Four legumes and 3 grasses in combination, and the 3 grasses alone were evaluated for forage yield and persistence for 9 years in north-central Colorado. Sicklepod milkvetch (Astragalus falcatus), alfalfa (Medicago sativa), sainfoin (Onobrychis viciifolia) or crownvetch (Coronilla varia) were planted in alternate rows with crested wheatgrass (Agropyron desertorum), Russian wildrye (Elymus junceus), or pubescent wheatgrass (A. trichophorum). Crownvetch failed to become established. Sainfoin, a short-lived species under Colorado range conditions, was gone within 5 years. Alfalfa persisted 7 years; it was killed by a combination of drought and pocket gophers. Sicklepod milkvetch persisted for the entire period. This site was too dry for pubescent wheatgrass and its stand declined rapidly. Crested wheatgrass with sicklepod milkvetch or alfalfa, and Russian wildrye with alfalfa produced the highest total yields. All grass-legume mixtures involving crested wheatgrass and Russian wildrye produced significantly more forage than the grasses grown alone in 30 cm row spacing. Crude protein content was higher for grass-legume mixtures than for the grass alone.
    • Yield response of needle-and-thread and threadleaf sedge to moisture regime and spring and fall defoliation

      Koehler, A. E.; Whisenhunt, W. D.; Volesky, J. D.; Reece, P. E.; Holman, T. L.; Moser, L. E. (Society for Range Management, 2014-01)
      Little information is available to help managers of cool-season dominated semiarid rangelands determine when to begin and end grazing in the spring and fall. Therefore, we evaluated the effects of clipping spring and fall growth on subsequent-year yield of needle-and-thread (Hesperostipa comata [Trin. & Rupr.] Barkworth) and threadleaf sedge (Carex filifolia Nutt.) (USDA-NRCS 2012) using a randomized complete block, split-plot experimental design with fall moisture regimes (ambient or supplemental water) applied to main plots and defoliation treatments applied to subplots. Two combinations of spring defoliation, one for each fall moisture regime, were composed of a factorial array of three spring clipping dates (early May, late May, mid-June) and three levels of defoliation (0%, 40%, 80%). A third combination of treatments was composed of the supplemental water regime and an array of a single spring clipping date (late May), a single fall clipping date (late September, after regrowth), and three levels of defoliation (0%, 40%, 80%) in the same year. Ambient fall moisture was low, leading to continued senescence of needle-and-thread and threadleaf sedge, whereas the application of 10 cm of supplemental water in mid-August stimulated fall growth. The study was replicated with two sets of main plots at four sites in consecutive years, 2002 and 2003. Yield data were collected in mid-June of the year following treatment. Subsequent-year yield of needle-and-thread was not affected by defoliation under average plant-year precipitation conditions (2003) (P > 0.05); however, it was reduced following heavy (80%) late spring (late May or June) defoliation during a drought year (2002) (P > 0.05). Subsequent-year yield of threadleaf sedge was not affected by defoliation in either year (P > 0.05). Because it is difficult to predict when drought will occur, avoiding heavy late-spring grazing in needle-and-thread-dominated pastures in consecutive years would be prudent. © 2014 The Society for Range Management.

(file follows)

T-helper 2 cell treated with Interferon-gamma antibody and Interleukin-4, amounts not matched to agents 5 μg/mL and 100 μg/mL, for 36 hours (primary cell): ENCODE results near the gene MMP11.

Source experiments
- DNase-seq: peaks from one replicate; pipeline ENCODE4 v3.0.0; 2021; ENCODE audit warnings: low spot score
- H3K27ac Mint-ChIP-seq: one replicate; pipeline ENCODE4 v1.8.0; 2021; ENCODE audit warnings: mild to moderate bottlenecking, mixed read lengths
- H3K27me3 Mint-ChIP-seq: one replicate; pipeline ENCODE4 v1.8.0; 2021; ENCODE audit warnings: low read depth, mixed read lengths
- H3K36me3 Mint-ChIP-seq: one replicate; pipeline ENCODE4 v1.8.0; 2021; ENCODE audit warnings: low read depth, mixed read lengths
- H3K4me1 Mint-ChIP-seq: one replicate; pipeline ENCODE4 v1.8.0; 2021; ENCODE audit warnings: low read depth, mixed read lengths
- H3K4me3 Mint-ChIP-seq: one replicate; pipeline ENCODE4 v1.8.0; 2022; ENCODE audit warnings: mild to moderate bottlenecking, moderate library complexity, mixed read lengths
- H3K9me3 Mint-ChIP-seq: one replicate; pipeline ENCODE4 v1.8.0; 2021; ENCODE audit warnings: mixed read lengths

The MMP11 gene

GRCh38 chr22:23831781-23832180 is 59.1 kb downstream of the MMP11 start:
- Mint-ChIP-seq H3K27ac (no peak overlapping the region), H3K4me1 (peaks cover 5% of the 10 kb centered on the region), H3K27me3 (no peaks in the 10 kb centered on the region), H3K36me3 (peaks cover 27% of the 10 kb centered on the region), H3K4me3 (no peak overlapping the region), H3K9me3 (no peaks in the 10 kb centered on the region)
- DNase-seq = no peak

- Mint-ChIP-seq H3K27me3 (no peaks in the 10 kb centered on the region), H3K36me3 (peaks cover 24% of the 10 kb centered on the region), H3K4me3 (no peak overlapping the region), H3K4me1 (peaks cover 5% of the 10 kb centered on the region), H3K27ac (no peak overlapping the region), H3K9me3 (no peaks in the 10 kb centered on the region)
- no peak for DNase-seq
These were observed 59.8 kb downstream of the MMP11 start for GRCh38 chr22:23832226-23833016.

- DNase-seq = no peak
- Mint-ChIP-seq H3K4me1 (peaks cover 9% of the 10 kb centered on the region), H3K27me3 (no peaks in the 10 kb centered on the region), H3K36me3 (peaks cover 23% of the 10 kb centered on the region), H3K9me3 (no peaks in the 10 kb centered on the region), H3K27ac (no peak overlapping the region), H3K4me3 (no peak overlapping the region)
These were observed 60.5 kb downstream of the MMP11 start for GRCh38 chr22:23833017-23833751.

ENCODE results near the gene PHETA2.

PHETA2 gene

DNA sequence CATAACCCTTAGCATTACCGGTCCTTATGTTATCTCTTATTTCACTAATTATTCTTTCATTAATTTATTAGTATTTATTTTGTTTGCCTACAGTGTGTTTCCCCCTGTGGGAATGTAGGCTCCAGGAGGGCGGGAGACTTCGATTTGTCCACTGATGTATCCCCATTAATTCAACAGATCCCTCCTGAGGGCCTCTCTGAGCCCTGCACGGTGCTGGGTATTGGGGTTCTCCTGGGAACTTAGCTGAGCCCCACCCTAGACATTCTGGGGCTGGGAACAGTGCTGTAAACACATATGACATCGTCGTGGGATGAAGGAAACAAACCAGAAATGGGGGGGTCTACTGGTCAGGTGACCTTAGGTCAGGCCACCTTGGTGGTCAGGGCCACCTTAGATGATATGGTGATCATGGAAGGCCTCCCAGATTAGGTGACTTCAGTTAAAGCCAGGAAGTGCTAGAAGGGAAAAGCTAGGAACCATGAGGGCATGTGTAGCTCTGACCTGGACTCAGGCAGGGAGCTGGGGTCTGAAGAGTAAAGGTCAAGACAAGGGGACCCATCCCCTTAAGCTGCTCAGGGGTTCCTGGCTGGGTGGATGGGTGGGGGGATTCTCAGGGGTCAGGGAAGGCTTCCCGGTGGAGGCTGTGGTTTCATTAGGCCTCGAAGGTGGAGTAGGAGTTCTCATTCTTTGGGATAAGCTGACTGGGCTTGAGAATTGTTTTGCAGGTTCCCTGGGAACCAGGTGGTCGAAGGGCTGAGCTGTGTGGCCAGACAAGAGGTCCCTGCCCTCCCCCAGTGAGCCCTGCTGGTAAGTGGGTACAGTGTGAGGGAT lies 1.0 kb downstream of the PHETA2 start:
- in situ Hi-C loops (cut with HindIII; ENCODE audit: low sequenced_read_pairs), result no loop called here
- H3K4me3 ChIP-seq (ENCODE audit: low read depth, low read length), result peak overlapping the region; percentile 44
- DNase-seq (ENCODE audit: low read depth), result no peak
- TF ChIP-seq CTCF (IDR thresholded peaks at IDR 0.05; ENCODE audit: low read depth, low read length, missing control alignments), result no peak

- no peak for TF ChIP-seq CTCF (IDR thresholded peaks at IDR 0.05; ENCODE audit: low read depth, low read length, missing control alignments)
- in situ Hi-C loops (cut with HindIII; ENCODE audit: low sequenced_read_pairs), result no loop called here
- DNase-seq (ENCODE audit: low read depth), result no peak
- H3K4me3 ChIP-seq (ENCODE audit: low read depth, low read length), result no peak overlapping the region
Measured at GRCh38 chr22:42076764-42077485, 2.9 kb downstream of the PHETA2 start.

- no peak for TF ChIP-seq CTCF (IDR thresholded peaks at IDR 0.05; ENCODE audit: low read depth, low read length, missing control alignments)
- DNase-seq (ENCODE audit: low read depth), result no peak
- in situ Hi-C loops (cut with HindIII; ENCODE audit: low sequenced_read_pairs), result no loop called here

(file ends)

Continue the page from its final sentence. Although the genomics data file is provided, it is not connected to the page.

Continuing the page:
• Yield Response to Time of Burning in the Kansas Flint Hills

      Owensby, C. E.; Anderson, K. L. (Society for Range Management, 1967-01-01)